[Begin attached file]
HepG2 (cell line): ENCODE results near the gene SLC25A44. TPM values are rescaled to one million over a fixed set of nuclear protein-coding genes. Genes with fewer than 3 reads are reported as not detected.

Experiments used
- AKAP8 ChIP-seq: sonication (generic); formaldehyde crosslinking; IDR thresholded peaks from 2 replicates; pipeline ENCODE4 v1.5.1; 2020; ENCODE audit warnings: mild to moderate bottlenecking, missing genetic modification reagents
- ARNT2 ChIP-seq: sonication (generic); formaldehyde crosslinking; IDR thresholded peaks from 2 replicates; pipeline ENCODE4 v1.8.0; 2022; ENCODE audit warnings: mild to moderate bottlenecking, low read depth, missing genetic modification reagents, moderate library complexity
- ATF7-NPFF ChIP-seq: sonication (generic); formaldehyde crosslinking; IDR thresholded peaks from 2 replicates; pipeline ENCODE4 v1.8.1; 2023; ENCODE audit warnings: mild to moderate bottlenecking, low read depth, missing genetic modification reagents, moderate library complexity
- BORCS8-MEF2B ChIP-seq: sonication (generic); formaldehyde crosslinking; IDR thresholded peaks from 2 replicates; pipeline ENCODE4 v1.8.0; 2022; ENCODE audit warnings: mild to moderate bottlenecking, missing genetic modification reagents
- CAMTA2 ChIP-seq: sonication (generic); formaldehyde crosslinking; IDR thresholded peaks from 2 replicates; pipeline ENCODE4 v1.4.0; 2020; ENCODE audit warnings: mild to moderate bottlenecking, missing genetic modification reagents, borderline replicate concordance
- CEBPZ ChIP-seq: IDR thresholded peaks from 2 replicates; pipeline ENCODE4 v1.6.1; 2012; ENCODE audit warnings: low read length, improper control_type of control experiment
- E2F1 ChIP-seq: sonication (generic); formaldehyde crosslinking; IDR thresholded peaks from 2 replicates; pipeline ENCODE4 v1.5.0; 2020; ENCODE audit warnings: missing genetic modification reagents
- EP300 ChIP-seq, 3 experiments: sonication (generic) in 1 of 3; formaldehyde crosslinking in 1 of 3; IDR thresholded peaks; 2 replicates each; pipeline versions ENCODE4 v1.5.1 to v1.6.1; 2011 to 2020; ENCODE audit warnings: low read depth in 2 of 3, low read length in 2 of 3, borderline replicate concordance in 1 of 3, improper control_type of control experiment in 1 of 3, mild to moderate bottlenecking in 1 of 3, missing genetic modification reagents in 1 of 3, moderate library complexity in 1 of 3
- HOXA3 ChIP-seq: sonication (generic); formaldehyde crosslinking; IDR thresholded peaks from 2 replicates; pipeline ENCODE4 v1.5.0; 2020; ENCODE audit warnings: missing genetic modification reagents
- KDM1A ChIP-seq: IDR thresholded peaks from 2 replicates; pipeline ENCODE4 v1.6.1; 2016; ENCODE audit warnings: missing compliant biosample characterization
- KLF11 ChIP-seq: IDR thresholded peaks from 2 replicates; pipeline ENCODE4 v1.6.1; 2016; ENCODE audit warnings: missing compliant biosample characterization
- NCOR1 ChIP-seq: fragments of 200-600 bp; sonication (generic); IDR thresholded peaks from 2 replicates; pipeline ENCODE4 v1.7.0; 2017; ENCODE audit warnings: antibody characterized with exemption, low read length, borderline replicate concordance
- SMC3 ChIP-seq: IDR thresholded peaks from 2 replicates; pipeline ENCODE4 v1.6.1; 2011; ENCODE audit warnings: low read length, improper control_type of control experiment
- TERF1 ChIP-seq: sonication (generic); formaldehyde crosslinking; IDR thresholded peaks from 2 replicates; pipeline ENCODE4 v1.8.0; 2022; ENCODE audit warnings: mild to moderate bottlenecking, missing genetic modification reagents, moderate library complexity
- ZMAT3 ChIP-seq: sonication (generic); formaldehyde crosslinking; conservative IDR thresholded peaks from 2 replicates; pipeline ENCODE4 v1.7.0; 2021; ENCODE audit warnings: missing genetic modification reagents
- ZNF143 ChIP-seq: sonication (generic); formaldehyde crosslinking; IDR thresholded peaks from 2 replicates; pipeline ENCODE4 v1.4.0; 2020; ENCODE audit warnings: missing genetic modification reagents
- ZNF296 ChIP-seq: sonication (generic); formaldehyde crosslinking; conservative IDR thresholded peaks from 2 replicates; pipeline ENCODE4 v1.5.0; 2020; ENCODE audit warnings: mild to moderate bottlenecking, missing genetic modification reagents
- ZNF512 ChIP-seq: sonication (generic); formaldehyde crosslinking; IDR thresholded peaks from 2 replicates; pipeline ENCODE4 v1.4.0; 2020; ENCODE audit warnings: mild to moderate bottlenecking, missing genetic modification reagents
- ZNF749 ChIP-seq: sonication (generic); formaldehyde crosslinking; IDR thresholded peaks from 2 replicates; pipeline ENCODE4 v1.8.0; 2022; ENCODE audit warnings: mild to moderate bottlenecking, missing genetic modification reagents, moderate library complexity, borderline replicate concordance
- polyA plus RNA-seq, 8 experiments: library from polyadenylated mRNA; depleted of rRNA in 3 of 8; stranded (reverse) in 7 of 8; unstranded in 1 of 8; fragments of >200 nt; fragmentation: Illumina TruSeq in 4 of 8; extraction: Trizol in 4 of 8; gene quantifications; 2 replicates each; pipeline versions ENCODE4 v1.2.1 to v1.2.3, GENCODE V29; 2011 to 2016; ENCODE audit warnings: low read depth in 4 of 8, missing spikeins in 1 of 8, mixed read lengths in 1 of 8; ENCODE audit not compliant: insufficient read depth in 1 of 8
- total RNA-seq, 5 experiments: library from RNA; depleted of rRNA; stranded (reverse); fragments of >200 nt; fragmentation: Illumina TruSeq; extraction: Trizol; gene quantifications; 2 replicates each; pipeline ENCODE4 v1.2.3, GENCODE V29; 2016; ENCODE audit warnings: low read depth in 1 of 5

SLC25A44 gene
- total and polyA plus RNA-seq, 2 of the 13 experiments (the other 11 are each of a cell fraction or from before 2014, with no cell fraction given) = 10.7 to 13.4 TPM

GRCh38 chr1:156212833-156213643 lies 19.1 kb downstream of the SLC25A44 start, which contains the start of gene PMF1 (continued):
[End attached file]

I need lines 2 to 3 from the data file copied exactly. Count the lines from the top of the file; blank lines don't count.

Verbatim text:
Experiments used
- AKAP8 ChIP-seq: sonication (generic); formaldehyde crosslinking; IDR thresholded peaks from 2 replicates; pipeline ENCODE4 v1.5.1; 2020; ENCODE audit warnings: mild to moderate bottlenecking, missing genetic modification reagents